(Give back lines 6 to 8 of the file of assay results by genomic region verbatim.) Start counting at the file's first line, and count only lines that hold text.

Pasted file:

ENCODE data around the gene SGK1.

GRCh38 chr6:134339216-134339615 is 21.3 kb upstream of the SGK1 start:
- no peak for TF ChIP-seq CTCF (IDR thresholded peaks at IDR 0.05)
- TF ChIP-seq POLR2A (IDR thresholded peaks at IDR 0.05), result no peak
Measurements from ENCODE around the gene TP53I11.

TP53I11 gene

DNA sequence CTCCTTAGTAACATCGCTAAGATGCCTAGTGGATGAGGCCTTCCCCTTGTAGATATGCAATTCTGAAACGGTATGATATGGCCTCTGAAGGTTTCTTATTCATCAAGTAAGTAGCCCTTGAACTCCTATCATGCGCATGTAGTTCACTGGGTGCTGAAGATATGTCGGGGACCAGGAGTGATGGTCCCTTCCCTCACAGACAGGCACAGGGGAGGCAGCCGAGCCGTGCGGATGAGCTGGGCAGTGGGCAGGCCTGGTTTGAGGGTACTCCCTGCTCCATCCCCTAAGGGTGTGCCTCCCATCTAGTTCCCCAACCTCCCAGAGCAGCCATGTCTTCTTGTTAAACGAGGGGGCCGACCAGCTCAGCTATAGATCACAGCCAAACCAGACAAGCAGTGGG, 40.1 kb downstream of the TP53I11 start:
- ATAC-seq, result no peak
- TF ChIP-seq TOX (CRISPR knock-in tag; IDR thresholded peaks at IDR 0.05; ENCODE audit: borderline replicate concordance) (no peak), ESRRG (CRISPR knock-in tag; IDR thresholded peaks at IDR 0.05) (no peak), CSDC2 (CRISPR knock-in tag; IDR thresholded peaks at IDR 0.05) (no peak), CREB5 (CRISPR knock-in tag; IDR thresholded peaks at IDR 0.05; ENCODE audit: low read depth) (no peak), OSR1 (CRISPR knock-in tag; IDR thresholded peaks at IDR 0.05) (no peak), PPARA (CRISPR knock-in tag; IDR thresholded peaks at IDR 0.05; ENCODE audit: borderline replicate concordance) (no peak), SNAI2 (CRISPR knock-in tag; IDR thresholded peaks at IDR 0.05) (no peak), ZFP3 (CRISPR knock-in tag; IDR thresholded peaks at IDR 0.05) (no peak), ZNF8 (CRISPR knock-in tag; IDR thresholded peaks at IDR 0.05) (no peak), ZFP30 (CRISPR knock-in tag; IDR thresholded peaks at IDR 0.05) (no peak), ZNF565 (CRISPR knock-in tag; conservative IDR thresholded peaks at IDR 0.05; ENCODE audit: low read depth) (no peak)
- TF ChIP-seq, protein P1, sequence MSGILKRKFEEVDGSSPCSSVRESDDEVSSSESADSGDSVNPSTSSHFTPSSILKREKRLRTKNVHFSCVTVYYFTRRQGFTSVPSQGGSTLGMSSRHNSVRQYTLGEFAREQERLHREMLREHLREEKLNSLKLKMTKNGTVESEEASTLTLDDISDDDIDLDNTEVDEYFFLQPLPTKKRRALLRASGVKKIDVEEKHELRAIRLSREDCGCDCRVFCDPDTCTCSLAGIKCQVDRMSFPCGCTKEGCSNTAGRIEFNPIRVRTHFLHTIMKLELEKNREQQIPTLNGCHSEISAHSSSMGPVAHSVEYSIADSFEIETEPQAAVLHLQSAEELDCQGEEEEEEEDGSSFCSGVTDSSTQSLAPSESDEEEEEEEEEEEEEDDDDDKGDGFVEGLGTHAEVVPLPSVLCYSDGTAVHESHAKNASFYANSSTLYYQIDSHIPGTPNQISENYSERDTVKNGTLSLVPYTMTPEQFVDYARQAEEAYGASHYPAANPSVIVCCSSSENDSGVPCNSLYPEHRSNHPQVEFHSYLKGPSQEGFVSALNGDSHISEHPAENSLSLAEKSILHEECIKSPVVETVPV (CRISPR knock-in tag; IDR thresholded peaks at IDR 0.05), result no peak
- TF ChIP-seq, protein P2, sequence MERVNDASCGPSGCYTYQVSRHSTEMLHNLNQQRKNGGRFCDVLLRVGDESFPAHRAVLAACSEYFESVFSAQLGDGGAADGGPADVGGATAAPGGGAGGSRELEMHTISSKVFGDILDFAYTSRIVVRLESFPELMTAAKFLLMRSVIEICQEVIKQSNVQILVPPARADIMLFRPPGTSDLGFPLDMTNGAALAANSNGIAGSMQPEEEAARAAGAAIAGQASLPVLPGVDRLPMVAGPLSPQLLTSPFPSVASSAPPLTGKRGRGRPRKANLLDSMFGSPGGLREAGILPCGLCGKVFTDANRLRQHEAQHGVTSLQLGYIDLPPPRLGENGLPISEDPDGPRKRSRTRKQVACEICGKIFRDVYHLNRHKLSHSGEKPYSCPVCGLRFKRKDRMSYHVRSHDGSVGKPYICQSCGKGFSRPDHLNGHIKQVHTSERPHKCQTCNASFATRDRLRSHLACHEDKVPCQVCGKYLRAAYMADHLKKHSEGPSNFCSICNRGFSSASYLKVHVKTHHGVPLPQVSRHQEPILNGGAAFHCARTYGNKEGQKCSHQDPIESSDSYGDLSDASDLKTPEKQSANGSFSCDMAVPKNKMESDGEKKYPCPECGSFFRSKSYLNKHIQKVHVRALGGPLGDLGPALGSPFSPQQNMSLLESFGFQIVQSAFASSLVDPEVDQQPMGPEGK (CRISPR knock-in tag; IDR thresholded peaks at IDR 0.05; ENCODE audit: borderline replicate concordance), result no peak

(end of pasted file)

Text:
TP53I11 gene

DNA sequence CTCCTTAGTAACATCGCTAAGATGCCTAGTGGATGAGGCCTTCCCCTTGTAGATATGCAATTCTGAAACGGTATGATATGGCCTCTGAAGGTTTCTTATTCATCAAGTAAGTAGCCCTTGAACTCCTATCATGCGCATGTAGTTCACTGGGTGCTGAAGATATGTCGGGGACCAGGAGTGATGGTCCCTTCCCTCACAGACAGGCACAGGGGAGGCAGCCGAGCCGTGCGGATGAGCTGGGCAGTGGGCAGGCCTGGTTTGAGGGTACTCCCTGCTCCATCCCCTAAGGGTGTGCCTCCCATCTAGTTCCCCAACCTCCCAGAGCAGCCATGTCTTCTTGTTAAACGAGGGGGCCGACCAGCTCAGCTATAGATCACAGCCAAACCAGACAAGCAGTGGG, 40.1 kb downstream of the TP53I11 start:
- ATAC-seq, result no peak